Carolina Herrera Carolina Herrera
Parfums DelRae Amoureuse
Givenchy Ysatis
Arquiste Flor y Canto (tuberose and marigold and copal)
ByRedo Flowerhead (tuberose, jasmine and rose)
Parfums d’Empire 3 Fleurs (tuberose, rose and jasmine – pretty but I found it soulless)
Serge Lutens Cedre
Serge Lutens Datura Noir
Karl Lagerfeld Chloe
Givenchy Amarige
Tableau de Parfums (Tauer) Loretta (plum/grape/tuberose/PATCHOULI. A freakfest. Like Poison on acid.)
Guerlain Jardins de Bagatelle
L’Artisan La Chasse aux Papillons (smells like perfumery linden to me, not like tuberose, but everybody ELSE says tuberose)
Annick Goutal Gardenia Passion
Balenciaga Michelle
Madonna Truth or Dare
Kim Kardashian Kim Kardashian
Michael Kors Michael
Providence Perfumes Cocoa Tuberose (all natural)
Anya’s Garden Starflower (all natural)
Aftelier Cepes & Tuberose (another all natural)
Parfums de Nicolaï Number One
Ramon Monegal Kiss My Name
Jean Paul Gaultier Fragile
Amouage Honour Woman
Jil Sander No. 4
Jo Malone Tuberose Angelica

Goodness, there are a LOT of tuberose/tuberose-centric perfumes. A LOT. This is by NO MEANS a complete listing. Rather terrifyingly, I’ve tried 48 out of the 68 listed here (that’s about 71%).

So, is tuberose your BFF, or your worst enemy?

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Top Ten for Winter 2012

Astro Blasters Top Ten

My Top Ten lists are always changing, but here’s the current list of things I find good for winter weather:

1. Teo Cabanel Alahine.  There was never any doubt, was there?  This floral amber says, “Madrigal Dinner” to me in the best possible way.  It’s golden and happy.

2. Frederic Malle Editions de Parfums Carnal Flower.  Carnal Flower is stunning at any time of year, a juicy tuberose-jasmine halo with an florist-case-fresh green top.  Cold weather highlights that icy, minty green opening and makes me glad I’m alive.

3. Givenchy Organza Indecence.  A cozy woody vanilla scent with an orange-spice angle, it feels like that warm sunny spot on the back of the couch that the cat occupies.

4. Guerlain Shalimar Light.  Lemon custard with a drop of jasmine, just the sort of thing to help you weather a blustery chilly night.  A comforter fragrance. Continue reading Top Ten for Winter 2012

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Tuesday Roundup: Serge Lutens Mini-reviews, Part 3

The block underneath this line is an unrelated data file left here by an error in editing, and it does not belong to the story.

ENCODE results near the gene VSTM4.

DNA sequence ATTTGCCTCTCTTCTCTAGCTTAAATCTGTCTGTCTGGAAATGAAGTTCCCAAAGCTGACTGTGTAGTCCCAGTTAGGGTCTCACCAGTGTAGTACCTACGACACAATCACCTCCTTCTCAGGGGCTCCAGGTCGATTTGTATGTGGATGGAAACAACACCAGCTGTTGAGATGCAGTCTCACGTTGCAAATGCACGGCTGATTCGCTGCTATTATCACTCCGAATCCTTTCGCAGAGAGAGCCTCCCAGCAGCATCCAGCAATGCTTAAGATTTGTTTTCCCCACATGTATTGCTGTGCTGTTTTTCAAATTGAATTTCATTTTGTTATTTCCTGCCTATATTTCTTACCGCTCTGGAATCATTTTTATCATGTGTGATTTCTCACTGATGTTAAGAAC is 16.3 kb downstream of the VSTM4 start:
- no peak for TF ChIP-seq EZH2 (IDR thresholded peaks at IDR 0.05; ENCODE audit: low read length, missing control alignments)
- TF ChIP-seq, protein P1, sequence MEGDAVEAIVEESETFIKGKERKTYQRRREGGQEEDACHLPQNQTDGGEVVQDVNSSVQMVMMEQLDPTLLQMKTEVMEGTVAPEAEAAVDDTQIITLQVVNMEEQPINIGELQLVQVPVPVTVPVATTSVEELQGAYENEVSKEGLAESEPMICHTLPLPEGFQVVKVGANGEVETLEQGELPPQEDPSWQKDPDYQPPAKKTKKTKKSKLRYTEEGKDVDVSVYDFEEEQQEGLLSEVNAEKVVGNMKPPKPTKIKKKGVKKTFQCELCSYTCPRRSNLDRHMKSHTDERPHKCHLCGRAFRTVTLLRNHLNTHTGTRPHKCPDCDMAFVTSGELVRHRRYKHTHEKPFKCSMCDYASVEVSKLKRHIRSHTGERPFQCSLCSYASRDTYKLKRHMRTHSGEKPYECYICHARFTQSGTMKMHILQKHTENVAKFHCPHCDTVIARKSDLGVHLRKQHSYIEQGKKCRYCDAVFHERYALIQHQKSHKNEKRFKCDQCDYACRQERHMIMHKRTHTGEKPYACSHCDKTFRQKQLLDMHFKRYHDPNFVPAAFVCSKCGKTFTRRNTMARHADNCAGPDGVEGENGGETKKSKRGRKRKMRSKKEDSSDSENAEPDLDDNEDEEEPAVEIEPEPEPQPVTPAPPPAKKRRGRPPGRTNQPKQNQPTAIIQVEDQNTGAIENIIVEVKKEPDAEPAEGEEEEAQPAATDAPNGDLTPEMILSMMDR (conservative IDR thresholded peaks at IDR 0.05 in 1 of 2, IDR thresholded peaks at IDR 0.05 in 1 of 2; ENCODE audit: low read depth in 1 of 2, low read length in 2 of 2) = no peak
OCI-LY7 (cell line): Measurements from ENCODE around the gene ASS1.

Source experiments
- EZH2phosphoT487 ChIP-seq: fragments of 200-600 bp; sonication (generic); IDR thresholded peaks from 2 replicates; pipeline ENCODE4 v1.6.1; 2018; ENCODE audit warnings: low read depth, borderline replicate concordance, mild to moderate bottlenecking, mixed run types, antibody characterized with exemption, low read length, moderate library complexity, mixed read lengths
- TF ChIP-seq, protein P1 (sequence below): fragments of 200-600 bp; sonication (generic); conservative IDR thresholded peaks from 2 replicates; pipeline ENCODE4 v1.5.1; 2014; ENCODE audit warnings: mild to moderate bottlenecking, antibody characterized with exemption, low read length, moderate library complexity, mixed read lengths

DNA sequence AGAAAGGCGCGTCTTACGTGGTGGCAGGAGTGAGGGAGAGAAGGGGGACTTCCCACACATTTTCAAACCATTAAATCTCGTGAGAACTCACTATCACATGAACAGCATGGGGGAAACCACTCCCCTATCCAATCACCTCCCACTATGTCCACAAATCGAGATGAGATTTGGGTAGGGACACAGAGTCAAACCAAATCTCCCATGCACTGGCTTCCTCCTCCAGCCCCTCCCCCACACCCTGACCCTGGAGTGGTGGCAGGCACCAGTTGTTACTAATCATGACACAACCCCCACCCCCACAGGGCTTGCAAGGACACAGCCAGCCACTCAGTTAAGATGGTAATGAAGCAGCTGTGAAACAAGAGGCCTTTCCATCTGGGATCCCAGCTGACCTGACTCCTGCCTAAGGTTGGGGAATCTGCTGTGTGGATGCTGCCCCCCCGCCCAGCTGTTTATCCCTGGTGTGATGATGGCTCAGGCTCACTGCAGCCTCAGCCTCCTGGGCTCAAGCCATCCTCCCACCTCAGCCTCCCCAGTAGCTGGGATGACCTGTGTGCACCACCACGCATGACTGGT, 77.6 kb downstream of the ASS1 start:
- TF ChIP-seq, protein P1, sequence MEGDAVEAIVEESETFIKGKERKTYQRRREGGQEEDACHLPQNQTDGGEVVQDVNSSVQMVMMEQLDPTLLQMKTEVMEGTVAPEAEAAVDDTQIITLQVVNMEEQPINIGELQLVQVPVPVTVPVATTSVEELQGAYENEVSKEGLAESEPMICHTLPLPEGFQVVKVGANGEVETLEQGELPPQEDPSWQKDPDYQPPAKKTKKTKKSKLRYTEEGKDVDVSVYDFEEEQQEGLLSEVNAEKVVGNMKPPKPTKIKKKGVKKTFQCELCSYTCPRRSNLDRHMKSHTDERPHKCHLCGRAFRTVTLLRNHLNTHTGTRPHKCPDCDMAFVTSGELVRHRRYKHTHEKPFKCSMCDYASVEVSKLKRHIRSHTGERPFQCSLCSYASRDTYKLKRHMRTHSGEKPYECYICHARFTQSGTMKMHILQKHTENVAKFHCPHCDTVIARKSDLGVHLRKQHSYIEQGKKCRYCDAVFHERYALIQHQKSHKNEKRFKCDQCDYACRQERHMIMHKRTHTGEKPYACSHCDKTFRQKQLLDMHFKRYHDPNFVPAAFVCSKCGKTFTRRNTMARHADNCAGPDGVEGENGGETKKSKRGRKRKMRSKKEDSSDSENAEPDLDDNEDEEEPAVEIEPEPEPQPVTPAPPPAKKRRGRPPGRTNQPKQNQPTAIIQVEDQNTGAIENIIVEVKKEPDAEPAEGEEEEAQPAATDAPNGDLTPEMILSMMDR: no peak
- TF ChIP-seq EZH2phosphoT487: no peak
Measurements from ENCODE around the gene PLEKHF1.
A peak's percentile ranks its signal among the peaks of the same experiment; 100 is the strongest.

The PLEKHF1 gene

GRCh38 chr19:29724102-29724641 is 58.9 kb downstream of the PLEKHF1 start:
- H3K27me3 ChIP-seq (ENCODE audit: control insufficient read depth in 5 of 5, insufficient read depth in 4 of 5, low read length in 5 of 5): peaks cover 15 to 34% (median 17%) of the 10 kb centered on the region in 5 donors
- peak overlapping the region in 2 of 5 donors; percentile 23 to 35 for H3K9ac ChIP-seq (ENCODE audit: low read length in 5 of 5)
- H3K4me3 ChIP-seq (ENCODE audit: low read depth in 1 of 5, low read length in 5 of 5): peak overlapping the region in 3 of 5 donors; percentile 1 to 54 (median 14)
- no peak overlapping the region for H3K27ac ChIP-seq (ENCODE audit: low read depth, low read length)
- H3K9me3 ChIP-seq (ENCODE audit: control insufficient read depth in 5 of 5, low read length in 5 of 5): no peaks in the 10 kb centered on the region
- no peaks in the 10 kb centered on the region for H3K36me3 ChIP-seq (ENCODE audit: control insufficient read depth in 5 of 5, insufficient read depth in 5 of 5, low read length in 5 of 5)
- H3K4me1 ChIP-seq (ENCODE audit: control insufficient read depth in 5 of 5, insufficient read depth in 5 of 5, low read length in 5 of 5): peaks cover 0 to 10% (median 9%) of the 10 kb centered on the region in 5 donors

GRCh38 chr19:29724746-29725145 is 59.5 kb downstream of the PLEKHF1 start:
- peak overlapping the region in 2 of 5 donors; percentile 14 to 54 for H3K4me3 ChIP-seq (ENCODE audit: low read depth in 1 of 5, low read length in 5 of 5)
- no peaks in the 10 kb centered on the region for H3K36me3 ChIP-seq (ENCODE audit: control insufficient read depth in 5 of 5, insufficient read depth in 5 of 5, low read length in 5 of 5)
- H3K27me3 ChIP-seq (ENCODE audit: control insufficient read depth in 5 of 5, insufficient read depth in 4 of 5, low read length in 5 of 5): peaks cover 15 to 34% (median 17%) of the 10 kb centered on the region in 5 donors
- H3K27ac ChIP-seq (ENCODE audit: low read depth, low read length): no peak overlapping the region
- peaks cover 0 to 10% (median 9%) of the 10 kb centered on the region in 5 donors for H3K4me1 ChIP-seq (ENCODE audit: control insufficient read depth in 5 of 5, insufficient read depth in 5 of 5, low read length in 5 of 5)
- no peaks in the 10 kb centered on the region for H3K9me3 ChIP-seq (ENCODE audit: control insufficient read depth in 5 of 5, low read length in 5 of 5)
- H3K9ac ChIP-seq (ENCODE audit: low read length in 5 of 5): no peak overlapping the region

This is the latest round of Serge Lutens testing, with results as follows. Blue, I love. Pink, I like. Green, I dislike. Purple, I despise. Beyond La Myrrhe, there’s not a single SL fragrance that I am dying to own – so far, anyway.   Thanks again to everybody kind enough to send me samples… and you might have to remind me who you are, because my older emails are just buried in this insane pile…

Arabie – curry spices and amber and woods, very rich and almost edible but almost sweaty, too. I like smelling it, but not on my skin. I’d rather smell this smell in a house where I’ve been invited to dinner.

Continue reading Tuesday Roundup: Serge Lutens Mini-reviews, Part 3

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Tuberose Series 17: Kate Spade eau de parfum

A kind swap friend sent me a sample of this lovely, discontinued mixed-white-floral scent.

Perfume Review: Kate Spade EdP (Beauty)

Date released: 2002

Perfumer: none listed

Sample provenance: sample from swap via friend’s personal collection

Sub-category: Gentle white floral with tuberose

I’d never heard of this scent before it showed up in a swap bag. I know very little about Kate Spade herself, except that her handbags seemed to be the de rigueur purse accessory for fashionable women over the last decade or so. Since I’m not a fashionable woman, there’s where my knowledge stops.

I had no idea what to expect before I popped open the sample vial and dabbed on the fragrance, but immediately after applying it, I knew I had one of those big bosomy white floral bombs on my wrists. I went straight to Fragrantica to find the notes, which are: jasmine, gardenia, tuberose, honeysuckle, lily of the valley, and coconut. Those are the only notes listed.